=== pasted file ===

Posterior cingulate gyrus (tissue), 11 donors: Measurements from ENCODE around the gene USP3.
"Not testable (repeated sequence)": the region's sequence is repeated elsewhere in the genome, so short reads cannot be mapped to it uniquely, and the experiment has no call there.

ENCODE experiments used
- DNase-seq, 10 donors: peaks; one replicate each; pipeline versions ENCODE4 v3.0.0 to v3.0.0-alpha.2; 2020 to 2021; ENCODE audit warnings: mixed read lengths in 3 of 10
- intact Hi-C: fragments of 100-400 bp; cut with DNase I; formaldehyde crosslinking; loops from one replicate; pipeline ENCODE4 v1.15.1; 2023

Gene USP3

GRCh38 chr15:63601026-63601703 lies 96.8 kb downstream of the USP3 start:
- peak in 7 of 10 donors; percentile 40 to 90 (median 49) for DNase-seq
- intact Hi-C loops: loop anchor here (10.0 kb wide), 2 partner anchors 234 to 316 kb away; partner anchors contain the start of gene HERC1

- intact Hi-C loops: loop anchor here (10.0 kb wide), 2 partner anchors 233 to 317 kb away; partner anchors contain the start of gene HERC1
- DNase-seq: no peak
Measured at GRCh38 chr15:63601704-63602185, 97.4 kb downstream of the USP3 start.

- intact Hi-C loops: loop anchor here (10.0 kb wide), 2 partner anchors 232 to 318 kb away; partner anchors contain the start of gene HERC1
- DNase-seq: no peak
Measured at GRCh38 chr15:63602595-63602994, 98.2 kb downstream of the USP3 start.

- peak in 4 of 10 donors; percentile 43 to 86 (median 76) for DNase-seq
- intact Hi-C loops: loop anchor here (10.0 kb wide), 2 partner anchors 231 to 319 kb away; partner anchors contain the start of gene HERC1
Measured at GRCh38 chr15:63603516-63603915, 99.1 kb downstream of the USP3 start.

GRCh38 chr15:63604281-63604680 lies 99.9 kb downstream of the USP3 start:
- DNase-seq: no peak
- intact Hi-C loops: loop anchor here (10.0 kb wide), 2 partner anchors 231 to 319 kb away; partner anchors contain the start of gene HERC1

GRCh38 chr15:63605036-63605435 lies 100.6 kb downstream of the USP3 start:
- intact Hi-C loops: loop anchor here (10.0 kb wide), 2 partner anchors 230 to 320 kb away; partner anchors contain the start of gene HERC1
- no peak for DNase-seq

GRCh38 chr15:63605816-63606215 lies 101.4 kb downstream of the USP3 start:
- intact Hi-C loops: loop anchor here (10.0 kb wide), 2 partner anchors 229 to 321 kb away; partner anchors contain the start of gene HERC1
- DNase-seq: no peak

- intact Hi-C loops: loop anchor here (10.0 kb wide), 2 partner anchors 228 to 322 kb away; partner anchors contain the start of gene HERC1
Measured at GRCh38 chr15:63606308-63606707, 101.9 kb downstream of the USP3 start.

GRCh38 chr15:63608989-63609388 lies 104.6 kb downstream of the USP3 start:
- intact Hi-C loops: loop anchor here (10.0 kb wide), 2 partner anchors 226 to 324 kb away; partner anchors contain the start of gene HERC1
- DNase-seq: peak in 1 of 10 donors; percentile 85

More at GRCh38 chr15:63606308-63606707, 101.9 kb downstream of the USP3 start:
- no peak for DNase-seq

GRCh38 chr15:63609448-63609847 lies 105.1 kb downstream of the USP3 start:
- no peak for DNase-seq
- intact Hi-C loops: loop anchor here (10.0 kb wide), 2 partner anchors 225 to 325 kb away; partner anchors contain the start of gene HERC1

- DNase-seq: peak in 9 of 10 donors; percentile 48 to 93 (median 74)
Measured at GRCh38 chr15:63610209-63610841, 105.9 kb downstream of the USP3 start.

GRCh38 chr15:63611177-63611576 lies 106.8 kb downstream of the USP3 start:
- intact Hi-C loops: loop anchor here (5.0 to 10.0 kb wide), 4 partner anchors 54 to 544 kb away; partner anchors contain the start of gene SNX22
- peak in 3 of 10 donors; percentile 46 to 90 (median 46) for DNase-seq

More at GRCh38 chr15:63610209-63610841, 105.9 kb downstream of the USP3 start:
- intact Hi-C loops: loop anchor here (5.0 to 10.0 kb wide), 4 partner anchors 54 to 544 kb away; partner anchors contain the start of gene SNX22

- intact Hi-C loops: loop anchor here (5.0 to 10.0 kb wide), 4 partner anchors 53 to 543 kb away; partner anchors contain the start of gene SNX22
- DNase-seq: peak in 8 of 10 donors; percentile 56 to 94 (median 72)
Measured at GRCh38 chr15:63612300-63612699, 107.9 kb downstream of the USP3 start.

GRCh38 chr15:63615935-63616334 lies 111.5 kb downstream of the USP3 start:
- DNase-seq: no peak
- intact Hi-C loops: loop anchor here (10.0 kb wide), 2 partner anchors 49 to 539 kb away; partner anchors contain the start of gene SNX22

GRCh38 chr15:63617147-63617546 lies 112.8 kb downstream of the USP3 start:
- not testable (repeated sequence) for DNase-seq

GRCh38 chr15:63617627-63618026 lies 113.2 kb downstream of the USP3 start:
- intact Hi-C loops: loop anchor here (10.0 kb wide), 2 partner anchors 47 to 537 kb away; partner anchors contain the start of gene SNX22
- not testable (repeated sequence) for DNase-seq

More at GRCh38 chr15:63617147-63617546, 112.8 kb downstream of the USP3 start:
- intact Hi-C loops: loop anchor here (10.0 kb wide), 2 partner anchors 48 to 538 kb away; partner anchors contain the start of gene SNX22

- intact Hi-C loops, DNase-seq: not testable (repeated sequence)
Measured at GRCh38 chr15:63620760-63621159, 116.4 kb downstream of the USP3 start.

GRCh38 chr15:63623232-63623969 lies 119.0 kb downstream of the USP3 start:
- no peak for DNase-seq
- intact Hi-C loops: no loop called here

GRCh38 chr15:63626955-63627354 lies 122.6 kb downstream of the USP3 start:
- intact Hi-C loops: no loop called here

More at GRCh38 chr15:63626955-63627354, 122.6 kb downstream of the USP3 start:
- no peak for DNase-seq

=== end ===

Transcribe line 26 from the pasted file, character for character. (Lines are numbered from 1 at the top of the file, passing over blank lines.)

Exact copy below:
- intact Hi-C loops: loop anchor here (10.0 kb wide), 2 partner anchors 229 to 321 kb away; partner anchors contain the start of gene HERC1